Friday, February 15, 2008

An Economy and Budget That Works - Part One

An Economy and Federal Budget
That Works for Working Families
What the Next Administration Should Do
Part One

(I’m going to produce my own prescription for economic change in the United States. This section, about health care and military spending, is part one. Later pieces will be about climate change and green jobs, unions, Social Security and more.)

Recessions are commonly experienced in two ways. Economists measure them; working people and their families endure them. The recession that we are in now, precipitated by the bursting of the housing bubble, will get worse. How much worse will be a subject of debate among economists, now and over the next few years.

But workers will not be attempting to measure the recession; they will be trying to live through it. Workers will lose jobs. Unemployed workers will face lengthening periods of unemployment and loss of individual and family health care coverage. Workers with jobs will still get paychecks, but paychecks with diminished purchasing power. And health care costs will keep rising.

Congress and President Bush have passed and signed a stimulus package, but it won’t be enough. It won’t restructure the federal budget, it won’t support the creation of millions of good, green jobs over the long-term, and it won’t lead to universal, affordable health care in the United States. Getting there will require a new president promoting new economic and social policies.

Health Care

A recent study by the Center for Economic and Policy Research (CEPR) shows that ending the role of big drug companies in conducting clinical trials is one way to begin cutting health care costs. The monopoly that big Pharma currently maintains over the data generated from those trials ultimately costs consumers and taxpayers billions. That data, says co-author Dean Baker, rightfully belongs in the public domain and would allow the FDA to make better regulatory decisions and help prevent the wasteful duplications of drug testing and marketing that turns decisions about treatment into competition between drug advertisers.

The study, “The Benefits and Savings from Publicly-Funded Clinical Trials of Prescription Drugs,” released in January, shows that public funding of trials, combined with a mandated reduction of 40 percent in the prices paid for drugs by Medicare (bringing prices in line with those paid by the VA), would save $50 billion over a ten-year period. If state and local governments also had corresponding reductions in the prices paid for prescription drugs, their ten-year savings would be over $120 billion. If these price reductions were applied to the private sector as well, they would total more than $900 billion over the same period.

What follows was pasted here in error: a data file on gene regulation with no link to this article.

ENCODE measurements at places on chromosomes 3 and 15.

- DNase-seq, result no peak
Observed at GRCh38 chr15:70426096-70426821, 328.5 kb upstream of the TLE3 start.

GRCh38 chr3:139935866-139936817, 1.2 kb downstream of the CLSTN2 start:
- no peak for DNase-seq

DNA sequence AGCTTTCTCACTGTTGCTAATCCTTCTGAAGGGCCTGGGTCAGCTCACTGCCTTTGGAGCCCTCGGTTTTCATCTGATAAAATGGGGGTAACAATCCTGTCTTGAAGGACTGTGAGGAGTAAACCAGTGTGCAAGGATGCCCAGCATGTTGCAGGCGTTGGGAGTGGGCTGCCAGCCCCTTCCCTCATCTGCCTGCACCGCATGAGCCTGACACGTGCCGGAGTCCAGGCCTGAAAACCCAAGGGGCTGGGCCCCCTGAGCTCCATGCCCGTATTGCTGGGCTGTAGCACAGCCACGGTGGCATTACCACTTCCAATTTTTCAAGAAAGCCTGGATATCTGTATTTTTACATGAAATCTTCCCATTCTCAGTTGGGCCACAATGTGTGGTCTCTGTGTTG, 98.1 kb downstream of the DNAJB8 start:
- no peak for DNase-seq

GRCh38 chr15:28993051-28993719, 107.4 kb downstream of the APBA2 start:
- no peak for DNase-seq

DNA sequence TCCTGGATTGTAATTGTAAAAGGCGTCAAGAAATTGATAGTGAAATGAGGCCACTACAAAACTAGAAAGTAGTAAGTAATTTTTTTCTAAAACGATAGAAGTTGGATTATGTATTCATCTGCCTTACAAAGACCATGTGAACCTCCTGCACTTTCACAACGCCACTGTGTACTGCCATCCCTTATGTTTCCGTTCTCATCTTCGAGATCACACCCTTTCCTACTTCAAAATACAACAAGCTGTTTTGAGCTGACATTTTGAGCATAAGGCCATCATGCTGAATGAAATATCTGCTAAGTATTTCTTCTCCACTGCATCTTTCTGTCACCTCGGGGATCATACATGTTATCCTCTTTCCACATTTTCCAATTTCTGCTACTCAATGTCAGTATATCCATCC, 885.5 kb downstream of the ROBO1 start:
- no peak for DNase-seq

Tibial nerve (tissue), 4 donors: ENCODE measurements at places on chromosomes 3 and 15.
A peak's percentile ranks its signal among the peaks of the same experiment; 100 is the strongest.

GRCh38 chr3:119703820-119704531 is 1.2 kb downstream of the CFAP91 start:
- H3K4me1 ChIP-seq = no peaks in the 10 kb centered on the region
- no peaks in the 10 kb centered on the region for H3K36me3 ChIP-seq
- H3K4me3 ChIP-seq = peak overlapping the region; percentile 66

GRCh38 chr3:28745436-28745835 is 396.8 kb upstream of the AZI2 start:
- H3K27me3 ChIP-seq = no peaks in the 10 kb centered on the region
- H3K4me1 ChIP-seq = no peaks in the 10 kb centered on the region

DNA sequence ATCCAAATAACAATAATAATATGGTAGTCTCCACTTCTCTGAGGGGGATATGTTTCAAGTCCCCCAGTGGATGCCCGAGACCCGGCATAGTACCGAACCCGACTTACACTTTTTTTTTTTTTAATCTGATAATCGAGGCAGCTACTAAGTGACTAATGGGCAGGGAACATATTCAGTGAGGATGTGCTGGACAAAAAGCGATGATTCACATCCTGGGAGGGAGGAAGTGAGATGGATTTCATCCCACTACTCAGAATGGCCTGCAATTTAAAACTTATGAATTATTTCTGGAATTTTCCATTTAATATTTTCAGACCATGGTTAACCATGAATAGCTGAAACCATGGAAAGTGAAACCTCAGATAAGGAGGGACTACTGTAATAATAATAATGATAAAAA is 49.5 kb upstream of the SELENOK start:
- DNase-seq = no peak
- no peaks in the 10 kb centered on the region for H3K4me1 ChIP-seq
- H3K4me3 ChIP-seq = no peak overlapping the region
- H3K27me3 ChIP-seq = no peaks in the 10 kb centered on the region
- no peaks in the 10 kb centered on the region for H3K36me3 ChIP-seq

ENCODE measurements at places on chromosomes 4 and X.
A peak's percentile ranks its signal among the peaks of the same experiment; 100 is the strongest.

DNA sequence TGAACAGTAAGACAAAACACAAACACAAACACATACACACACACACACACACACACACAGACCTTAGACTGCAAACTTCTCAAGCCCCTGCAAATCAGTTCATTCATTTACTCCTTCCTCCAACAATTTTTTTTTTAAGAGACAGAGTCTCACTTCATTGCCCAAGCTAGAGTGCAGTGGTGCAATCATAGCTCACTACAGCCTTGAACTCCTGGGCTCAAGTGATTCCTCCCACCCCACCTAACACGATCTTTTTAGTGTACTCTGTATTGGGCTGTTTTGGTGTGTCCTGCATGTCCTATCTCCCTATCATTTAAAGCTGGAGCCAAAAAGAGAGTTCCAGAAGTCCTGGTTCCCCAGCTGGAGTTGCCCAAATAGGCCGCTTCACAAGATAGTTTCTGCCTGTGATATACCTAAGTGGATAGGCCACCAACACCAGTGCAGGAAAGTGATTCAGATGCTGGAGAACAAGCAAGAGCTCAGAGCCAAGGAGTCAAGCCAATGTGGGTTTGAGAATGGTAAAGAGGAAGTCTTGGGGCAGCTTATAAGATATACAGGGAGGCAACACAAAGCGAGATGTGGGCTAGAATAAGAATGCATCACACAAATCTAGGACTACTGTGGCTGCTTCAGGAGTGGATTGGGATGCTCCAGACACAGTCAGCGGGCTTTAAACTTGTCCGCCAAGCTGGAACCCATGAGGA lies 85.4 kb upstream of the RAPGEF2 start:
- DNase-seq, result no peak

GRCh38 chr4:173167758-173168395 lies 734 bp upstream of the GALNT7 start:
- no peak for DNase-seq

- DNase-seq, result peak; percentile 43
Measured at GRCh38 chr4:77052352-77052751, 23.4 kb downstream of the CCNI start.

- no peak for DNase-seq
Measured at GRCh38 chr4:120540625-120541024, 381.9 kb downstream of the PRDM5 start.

Such savings would be a big step toward reigning in the escalating costs of health care. It would also end the drug company monopoly over data from trials, making all information available to the FDA, the public and other researchers.

Spending for War and Weapons

Last year, CEPR commissioned Global Insight to do an analysis of the long-term effects of increased military spending on the wars in Iraq and Afghanistan. That study, “The Economic Impact of the Iraq War and Higher Military Spending,” published in May, showed that an early stimulus provided by that spending would begin to turn negative after five years and worsen in succeeding years.

In other words, the result of spending approximately $135 billion for war in 2003 provided a small immediate stimulus, but will begin to result in job losses in specific sectors of the economy (almost 45,000 lost in manufacturing) by 2008. Continuing war spending worsens the effect—the study projects that by 2013 more than 450,000 jobs will be lost across most sectors of the economy.

Any president trying to make policy that will strengthen the economy and create good jobs will have to deal with the damaging long-term effect of spending for war and supporting a bloated military budget.

Among the worst offenses of the current military budget is the sustained multi-year spending for weapons systems that are inappropriate for the current mission of the military, inefficient and/or faulty. These multi-billion dollar programs are the direct consequence of the revolving door between the Pentagon and defense contractors.

New defense priorities that reduce the overall military budget—the United States currently spends more on the military than the combined spending of the rest of the world—would free hundreds of billions of dollars over the next decade for housing, education, public transportation and other infrastructure spending. As things now stand, the U.S. military budget is probably the most effective mechanism ever developed for the transfer of wealth from taxpayers and working families to the executives and shareholders of multi-national corporations. Call that mechanism "tax workers, buy weapons (TWBW)."

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